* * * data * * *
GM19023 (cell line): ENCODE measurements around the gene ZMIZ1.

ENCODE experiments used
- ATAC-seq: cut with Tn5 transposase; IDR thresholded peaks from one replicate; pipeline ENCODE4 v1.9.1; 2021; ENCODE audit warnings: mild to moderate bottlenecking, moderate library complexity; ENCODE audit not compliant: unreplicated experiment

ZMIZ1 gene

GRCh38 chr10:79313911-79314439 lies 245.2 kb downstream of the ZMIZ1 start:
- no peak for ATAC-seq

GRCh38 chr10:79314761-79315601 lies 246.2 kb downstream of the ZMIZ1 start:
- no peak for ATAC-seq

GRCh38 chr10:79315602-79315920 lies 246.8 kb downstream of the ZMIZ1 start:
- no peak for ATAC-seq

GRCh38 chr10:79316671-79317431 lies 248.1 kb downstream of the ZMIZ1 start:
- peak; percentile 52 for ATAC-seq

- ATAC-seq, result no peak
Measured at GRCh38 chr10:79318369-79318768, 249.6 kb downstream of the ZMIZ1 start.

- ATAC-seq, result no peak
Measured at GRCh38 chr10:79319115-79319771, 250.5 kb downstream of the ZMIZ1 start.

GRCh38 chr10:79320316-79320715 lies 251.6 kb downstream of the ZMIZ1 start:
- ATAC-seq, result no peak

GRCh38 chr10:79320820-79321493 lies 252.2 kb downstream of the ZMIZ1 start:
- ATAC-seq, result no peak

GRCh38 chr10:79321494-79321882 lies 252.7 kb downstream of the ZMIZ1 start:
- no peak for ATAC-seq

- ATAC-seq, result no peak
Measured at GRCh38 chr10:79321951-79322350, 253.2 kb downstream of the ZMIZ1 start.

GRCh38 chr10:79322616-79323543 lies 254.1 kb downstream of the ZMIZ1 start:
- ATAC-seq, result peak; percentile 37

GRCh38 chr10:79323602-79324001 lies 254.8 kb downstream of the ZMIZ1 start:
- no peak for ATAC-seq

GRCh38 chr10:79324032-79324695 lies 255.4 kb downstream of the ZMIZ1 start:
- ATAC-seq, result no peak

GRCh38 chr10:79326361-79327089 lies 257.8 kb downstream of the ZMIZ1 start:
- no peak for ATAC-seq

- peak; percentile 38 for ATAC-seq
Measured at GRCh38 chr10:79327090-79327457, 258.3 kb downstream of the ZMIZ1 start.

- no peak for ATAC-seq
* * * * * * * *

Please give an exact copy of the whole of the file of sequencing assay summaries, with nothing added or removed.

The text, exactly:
GM19023 (cell line): ENCODE measurements around the gene ZMIZ1.

ENCODE experiments used
- ATAC-seq: cut with Tn5 transposase; IDR thresholded peaks from one replicate; pipeline ENCODE4 v1.9.1; 2021; ENCODE audit warnings: mild to moderate bottlenecking, moderate library complexity; ENCODE audit not compliant: unreplicated experiment

ZMIZ1 gene

GRCh38 chr10:79313911-79314439 lies 245.2 kb downstream of the ZMIZ1 start:
- no peak for ATAC-seq

GRCh38 chr10:79314761-79315601 lies 246.2 kb downstream of the ZMIZ1 start:
- no peak for ATAC-seq

GRCh38 chr10:79315602-79315920 lies 246.8 kb downstream of the ZMIZ1 start:
- no peak for ATAC-seq

GRCh38 chr10:79316671-79317431 lies 248.1 kb downstream of the ZMIZ1 start:
- peak; percentile 52 for ATAC-seq

- ATAC-seq, result no peak
Measured at GRCh38 chr10:79318369-79318768, 249.6 kb downstream of the ZMIZ1 start.

- ATAC-seq, result no peak
Measured at GRCh38 chr10:79319115-79319771, 250.5 kb downstream of the ZMIZ1 start.

GRCh38 chr10:79320316-79320715 lies 251.6 kb downstream of the ZMIZ1 start:
- ATAC-seq, result no peak

GRCh38 chr10:79320820-79321493 lies 252.2 kb downstream of the ZMIZ1 start:
- ATAC-seq, result no peak

GRCh38 chr10:79321494-79321882 lies 252.7 kb downstream of the ZMIZ1 start:
- no peak for ATAC-seq

- ATAC-seq, result no peak
Measured at GRCh38 chr10:79321951-79322350, 253.2 kb downstream of the ZMIZ1 start.

GRCh38 chr10:79322616-79323543 lies 254.1 kb downstream of the ZMIZ1 start:
- ATAC-seq, result peak; percentile 37

GRCh38 chr10:79323602-79324001 lies 254.8 kb downstream of the ZMIZ1 start:
- no peak for ATAC-seq

GRCh38 chr10:79324032-79324695 lies 255.4 kb downstream of the ZMIZ1 start:
- ATAC-seq, result no peak

GRCh38 chr10:79326361-79327089 lies 257.8 kb downstream of the ZMIZ1 start:
- no peak for ATAC-seq

- peak; percentile 38 for ATAC-seq
Measured at GRCh38 chr10:79327090-79327457, 258.3 kb downstream of the ZMIZ1 start.

- no peak for ATAC-seq